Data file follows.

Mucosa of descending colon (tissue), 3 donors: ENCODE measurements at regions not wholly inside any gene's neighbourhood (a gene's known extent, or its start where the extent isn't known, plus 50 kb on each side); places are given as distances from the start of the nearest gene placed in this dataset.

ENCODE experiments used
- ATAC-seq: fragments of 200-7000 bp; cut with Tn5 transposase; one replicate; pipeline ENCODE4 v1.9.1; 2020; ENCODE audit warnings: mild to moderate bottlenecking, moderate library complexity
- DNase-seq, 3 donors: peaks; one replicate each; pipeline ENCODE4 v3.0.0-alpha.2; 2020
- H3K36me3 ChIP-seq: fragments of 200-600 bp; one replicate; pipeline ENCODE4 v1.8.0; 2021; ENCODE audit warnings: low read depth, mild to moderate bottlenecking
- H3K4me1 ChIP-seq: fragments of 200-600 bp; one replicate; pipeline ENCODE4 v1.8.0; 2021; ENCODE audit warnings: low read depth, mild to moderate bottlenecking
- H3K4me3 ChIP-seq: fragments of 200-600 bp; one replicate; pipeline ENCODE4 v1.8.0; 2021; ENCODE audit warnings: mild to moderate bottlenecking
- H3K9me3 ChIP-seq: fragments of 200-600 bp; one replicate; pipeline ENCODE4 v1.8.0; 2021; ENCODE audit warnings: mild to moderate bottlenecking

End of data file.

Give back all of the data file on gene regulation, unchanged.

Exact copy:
Mucosa of descending colon (tissue), 3 donors: ENCODE measurements at regions not wholly inside any gene's neighbourhood (a gene's known extent, or its start where the extent isn't known, plus 50 kb on each side); places are given as distances from the start of the nearest gene placed in this dataset.

ENCODE experiments used
- ATAC-seq: fragments of 200-7000 bp; cut with Tn5 transposase; one replicate; pipeline ENCODE4 v1.9.1; 2020; ENCODE audit warnings: mild to moderate bottlenecking, moderate library complexity
- DNase-seq, 3 donors: peaks; one replicate each; pipeline ENCODE4 v3.0.0-alpha.2; 2020
- H3K36me3 ChIP-seq: fragments of 200-600 bp; one replicate; pipeline ENCODE4 v1.8.0; 2021; ENCODE audit warnings: low read depth, mild to moderate bottlenecking
- H3K4me1 ChIP-seq: fragments of 200-600 bp; one replicate; pipeline ENCODE4 v1.8.0; 2021; ENCODE audit warnings: low read depth, mild to moderate bottlenecking
- H3K4me3 ChIP-seq: fragments of 200-600 bp; one replicate; pipeline ENCODE4 v1.8.0; 2021; ENCODE audit warnings: mild to moderate bottlenecking
- H3K9me3 ChIP-seq: fragments of 200-600 bp; one replicate; pipeline ENCODE4 v1.8.0; 2021; ENCODE audit warnings: mild to moderate bottlenecking